A major advantage of classroom-based hydroponics is that there are a wide variety of possible systems, and the systems can easily be adapted to fit the space, resources, and needs of specific settings. Our systems were designed as a result of meetings with teachers who wanted the systems to be (1) small, (2) easily moved, and (3) capable of fitting in the trunk of a car. With those design constraints in mind, we designed a set of hydroponic systems that teachers could use in their classrooms. We were also cognizant of safety when designing. The lights that come with the system automatically shut off if they get hot or if water lands on areas that may cause a short-circuit. The water pumps are low-powered and will shut off if they get hot (i.e., if a reservoir runs low on water and the pump keeps running).
Our curriculum, however, starts students and teachers on a simpler and smaller system. With smaller systems (Figure 1), students can set up individual systems, and groups of students can create systems with different conditions to conduct experiments. With larger systems (Figure 2), single experiments can be conducted by the whole class by changing variables on the separate tiers. Youth can grow herbs; leafy crops such as lettuce, kale, or chard; or a range of other crops. As crops grow, youth can collect data, research variables that impact plant growth, and examine economic (i.e., how much electricity is being used), ecological (i.e., how does the ecological footprint of hydroponics compare to traditional agriculture), and social justice (i.e., where is fresh produce available and who can access it) questions related to food production.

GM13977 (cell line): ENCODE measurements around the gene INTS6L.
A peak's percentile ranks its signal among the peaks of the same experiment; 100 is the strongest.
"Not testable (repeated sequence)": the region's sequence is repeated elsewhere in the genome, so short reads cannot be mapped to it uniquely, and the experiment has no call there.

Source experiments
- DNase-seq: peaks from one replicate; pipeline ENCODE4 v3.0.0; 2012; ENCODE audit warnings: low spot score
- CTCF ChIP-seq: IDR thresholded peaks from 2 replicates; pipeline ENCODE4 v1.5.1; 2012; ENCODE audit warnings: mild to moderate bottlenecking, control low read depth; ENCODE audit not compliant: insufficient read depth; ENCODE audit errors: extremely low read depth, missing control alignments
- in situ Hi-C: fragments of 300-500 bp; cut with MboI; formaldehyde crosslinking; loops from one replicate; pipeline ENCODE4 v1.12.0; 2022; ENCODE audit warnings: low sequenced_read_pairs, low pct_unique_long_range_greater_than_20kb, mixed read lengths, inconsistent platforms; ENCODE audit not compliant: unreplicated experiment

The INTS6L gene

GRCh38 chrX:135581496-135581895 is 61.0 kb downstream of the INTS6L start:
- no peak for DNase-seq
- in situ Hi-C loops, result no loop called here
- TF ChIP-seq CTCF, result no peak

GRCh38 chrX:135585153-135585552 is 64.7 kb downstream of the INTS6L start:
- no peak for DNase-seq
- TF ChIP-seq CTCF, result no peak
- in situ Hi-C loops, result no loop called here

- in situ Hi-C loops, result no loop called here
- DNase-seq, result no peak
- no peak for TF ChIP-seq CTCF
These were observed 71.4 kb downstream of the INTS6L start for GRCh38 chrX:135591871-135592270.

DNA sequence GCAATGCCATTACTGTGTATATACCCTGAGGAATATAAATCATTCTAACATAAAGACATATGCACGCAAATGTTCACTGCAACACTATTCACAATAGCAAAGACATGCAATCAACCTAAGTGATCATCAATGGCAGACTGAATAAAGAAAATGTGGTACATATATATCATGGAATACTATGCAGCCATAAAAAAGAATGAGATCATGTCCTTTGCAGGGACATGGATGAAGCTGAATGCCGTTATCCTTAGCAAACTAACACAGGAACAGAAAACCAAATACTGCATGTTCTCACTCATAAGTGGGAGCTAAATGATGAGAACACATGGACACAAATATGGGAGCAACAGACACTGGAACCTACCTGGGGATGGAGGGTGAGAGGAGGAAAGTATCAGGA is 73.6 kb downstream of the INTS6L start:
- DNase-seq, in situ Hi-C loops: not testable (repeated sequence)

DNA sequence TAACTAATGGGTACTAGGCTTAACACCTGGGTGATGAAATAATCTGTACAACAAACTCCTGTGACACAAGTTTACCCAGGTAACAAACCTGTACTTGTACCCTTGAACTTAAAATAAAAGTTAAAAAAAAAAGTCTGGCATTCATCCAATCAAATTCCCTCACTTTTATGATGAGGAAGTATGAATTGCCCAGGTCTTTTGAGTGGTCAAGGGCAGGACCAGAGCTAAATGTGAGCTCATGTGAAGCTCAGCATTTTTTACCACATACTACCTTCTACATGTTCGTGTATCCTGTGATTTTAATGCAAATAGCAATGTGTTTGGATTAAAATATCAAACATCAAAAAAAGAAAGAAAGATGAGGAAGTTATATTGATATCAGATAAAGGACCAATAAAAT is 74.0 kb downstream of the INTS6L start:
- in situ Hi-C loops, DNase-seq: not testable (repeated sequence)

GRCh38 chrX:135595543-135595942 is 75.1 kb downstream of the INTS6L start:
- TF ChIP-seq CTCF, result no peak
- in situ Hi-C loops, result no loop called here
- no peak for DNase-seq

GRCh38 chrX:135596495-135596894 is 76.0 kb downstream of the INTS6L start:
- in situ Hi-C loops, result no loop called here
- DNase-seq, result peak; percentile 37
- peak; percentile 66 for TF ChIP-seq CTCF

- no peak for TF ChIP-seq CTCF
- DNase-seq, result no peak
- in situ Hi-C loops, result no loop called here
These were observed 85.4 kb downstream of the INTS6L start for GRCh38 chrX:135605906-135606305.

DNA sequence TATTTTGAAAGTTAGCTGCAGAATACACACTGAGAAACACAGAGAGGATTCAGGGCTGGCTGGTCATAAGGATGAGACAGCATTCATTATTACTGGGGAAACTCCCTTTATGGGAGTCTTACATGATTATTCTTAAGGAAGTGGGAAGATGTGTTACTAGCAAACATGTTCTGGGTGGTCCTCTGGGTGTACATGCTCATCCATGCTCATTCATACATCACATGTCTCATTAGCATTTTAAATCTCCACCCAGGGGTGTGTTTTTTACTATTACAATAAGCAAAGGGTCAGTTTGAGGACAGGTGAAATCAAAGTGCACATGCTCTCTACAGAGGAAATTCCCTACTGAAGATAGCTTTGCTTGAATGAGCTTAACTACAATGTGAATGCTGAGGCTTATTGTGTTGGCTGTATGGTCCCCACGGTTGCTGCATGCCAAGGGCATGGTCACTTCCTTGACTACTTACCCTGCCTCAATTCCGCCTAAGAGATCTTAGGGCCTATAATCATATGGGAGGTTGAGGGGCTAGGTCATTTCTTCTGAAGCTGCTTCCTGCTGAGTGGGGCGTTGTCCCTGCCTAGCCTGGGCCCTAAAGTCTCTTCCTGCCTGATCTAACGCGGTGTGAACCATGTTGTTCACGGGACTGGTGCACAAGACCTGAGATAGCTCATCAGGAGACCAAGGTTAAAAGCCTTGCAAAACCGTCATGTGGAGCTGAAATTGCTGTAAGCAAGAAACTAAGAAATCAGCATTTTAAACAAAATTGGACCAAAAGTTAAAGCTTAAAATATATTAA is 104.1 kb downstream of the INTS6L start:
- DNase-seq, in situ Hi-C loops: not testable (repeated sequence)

In terms of curriculum and programming, hydroponics effectively integrates the strands of STEM, which is a major goal in science education (see NRC 2004). Students can engage in engineering design and problem solving through building the systems; learn chemistry and biology content to maintain the nutrient and pH levels that sustain plant growth; and use math skills and scientific practices to design, conduct, analyze, and share experiments involving their plants. The relative ease of controlling and manipulating multiple variables that impact plant growth (e.g., lights, nutrients, pH, water flow) can make hydroponics an excellent context for learning about and conducting experiments. Further, the Next Generation Science Standards (NGSS Lead States 2013) have as a central goal the integration science knowledge with science practices; that is, learning how to do science is as important as knowing what science has discovered. The NGSS therefore identify seven crosscutting concepts and eight science and engineering practices. According to the NGSS, practices are what scientists and engineers do as they work, through a coordination of both knowledge and skills. Thus, by engaging youth in hydroponic crop production, students can use scientific practices to learn science through an interdisciplinary approach.